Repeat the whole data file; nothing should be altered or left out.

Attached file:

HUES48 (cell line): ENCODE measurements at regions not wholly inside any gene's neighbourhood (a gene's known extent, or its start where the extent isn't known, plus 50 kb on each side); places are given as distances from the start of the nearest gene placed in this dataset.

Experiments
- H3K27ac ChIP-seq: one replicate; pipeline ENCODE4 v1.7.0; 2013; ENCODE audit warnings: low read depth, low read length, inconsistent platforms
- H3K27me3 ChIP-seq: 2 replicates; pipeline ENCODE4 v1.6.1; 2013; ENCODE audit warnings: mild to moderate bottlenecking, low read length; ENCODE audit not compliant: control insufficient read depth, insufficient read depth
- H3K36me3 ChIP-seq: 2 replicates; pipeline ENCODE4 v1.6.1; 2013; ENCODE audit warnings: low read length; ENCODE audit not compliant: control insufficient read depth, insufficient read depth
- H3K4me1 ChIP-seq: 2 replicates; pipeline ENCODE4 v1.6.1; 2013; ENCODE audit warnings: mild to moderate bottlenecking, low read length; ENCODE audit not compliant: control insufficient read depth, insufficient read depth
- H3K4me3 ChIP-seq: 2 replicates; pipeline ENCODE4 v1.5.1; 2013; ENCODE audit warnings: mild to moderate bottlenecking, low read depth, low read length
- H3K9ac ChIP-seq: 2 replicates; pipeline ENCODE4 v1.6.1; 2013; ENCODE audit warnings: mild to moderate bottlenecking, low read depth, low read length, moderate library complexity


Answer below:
HUES48 (cell line): ENCODE measurements at regions not wholly inside any gene's neighbourhood (a gene's known extent, or its start where the extent isn't known, plus 50 kb on each side); places are given as distances from the start of the nearest gene placed in this dataset.

Experiments
- H3K27ac ChIP-seq: one replicate; pipeline ENCODE4 v1.7.0; 2013; ENCODE audit warnings: low read depth, low read length, inconsistent platforms
- H3K27me3 ChIP-seq: 2 replicates; pipeline ENCODE4 v1.6.1; 2013; ENCODE audit warnings: mild to moderate bottlenecking, low read length; ENCODE audit not compliant: control insufficient read depth, insufficient read depth
- H3K36me3 ChIP-seq: 2 replicates; pipeline ENCODE4 v1.6.1; 2013; ENCODE audit warnings: low read length; ENCODE audit not compliant: control insufficient read depth, insufficient read depth
- H3K4me1 ChIP-seq: 2 replicates; pipeline ENCODE4 v1.6.1; 2013; ENCODE audit warnings: mild to moderate bottlenecking, low read length; ENCODE audit not compliant: control insufficient read depth, insufficient read depth
- H3K4me3 ChIP-seq: 2 replicates; pipeline ENCODE4 v1.5.1; 2013; ENCODE audit warnings: mild to moderate bottlenecking, low read depth, low read length
- H3K9ac ChIP-seq: 2 replicates; pipeline ENCODE4 v1.6.1; 2013; ENCODE audit warnings: mild to moderate bottlenecking, low read depth, low read length, moderate library complexity